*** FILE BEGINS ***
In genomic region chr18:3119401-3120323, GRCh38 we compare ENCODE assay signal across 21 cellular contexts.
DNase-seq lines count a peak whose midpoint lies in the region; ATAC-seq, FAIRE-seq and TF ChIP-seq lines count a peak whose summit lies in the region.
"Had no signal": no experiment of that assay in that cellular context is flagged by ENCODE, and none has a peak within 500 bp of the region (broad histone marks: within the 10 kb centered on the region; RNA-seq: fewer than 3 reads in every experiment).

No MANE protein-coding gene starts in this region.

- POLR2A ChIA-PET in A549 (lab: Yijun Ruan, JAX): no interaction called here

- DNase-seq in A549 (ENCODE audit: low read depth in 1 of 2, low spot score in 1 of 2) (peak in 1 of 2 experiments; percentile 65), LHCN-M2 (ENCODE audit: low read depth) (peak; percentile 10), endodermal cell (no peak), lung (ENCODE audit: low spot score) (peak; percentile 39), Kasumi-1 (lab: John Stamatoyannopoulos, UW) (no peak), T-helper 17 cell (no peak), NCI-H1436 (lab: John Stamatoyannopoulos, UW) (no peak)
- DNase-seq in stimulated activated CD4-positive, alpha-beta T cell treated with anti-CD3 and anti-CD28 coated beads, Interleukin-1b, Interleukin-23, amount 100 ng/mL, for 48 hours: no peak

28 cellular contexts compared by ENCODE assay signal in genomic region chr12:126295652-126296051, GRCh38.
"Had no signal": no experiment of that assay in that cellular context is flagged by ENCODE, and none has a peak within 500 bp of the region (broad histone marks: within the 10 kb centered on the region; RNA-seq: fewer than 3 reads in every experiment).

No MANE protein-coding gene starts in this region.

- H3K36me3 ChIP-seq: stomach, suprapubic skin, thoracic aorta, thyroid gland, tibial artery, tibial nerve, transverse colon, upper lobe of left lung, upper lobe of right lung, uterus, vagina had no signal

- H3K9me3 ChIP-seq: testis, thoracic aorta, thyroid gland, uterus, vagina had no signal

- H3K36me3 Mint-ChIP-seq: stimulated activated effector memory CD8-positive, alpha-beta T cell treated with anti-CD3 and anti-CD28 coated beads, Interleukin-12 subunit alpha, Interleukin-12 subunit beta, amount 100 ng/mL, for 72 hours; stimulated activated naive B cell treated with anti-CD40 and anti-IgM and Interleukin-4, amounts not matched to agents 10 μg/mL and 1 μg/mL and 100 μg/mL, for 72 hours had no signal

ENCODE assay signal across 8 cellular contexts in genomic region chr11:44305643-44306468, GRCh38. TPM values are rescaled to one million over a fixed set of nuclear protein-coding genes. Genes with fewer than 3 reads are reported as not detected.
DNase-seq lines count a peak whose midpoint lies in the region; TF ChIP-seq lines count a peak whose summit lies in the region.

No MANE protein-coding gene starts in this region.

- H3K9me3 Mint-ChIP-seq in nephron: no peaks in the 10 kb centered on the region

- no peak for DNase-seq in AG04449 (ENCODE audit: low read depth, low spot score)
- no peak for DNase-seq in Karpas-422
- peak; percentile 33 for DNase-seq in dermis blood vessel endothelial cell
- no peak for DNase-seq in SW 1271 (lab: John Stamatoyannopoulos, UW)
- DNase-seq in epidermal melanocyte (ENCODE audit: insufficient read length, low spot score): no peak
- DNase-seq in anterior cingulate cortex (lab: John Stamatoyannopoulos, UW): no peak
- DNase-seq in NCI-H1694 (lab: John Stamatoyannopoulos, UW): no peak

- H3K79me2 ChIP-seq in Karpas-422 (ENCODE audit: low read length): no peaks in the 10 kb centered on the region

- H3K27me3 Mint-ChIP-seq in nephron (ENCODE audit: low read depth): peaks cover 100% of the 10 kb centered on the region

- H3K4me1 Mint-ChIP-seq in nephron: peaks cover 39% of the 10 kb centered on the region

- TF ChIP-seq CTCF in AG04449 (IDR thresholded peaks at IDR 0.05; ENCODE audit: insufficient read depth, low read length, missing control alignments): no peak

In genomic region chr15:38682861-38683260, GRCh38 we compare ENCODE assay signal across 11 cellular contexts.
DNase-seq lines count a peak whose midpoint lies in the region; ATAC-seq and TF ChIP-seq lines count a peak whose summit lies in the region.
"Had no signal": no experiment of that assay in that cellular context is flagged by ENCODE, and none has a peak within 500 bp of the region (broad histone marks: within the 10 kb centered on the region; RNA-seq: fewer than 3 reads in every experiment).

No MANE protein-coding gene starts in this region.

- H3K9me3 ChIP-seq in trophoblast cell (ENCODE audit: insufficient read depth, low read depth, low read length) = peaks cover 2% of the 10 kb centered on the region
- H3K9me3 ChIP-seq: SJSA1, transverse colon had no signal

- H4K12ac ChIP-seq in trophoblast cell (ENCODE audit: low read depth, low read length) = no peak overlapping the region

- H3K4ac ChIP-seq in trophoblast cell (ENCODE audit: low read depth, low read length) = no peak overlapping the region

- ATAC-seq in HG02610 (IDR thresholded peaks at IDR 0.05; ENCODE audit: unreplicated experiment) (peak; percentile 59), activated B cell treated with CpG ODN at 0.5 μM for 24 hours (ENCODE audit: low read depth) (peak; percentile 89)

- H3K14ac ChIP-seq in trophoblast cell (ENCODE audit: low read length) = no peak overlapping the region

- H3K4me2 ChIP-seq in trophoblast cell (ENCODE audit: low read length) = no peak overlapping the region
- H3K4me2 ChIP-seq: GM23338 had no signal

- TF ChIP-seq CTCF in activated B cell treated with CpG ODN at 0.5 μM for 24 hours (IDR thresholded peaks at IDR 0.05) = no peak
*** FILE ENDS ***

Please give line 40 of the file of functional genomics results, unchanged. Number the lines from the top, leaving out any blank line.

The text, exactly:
- H3K4me2 ChIP-seq: GM23338 had no signal